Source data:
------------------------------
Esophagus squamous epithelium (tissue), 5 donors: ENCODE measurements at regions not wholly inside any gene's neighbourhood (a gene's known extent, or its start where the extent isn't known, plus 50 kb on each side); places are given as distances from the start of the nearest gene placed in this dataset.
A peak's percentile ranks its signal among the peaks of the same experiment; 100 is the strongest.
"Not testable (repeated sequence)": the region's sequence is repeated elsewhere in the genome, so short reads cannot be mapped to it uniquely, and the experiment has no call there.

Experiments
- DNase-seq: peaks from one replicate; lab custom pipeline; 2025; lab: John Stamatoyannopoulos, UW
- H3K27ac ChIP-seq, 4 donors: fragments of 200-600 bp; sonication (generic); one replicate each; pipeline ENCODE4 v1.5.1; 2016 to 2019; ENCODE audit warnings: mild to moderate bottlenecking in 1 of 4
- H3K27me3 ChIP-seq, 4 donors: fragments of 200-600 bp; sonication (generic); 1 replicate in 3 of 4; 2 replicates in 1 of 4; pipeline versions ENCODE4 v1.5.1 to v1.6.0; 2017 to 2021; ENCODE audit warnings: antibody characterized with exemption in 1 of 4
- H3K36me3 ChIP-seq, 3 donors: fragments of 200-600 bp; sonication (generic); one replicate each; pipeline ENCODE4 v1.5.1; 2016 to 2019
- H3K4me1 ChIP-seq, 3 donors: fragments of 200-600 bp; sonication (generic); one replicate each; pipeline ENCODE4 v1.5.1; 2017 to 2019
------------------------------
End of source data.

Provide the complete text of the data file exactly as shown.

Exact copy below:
Esophagus squamous epithelium (tissue), 5 donors: ENCODE measurements at regions not wholly inside any gene's neighbourhood (a gene's known extent, or its start where the extent isn't known, plus 50 kb on each side); places are given as distances from the start of the nearest gene placed in this dataset.
A peak's percentile ranks its signal among the peaks of the same experiment; 100 is the strongest.
"Not testable (repeated sequence)": the region's sequence is repeated elsewhere in the genome, so short reads cannot be mapped to it uniquely, and the experiment has no call there.

Experiments
- DNase-seq: peaks from one replicate; lab custom pipeline; 2025; lab: John Stamatoyannopoulos, UW
- H3K27ac ChIP-seq, 4 donors: fragments of 200-600 bp; sonication (generic); one replicate each; pipeline ENCODE4 v1.5.1; 2016 to 2019; ENCODE audit warnings: mild to moderate bottlenecking in 1 of 4
- H3K27me3 ChIP-seq, 4 donors: fragments of 200-600 bp; sonication (generic); 1 replicate in 3 of 4; 2 replicates in 1 of 4; pipeline versions ENCODE4 v1.5.1 to v1.6.0; 2017 to 2021; ENCODE audit warnings: antibody characterized with exemption in 1 of 4
- H3K36me3 ChIP-seq, 3 donors: fragments of 200-600 bp; sonication (generic); one replicate each; pipeline ENCODE4 v1.5.1; 2016 to 2019
- H3K4me1 ChIP-seq, 3 donors: fragments of 200-600 bp; sonication (generic); one replicate each; pipeline ENCODE4 v1.5.1; 2017 to 2019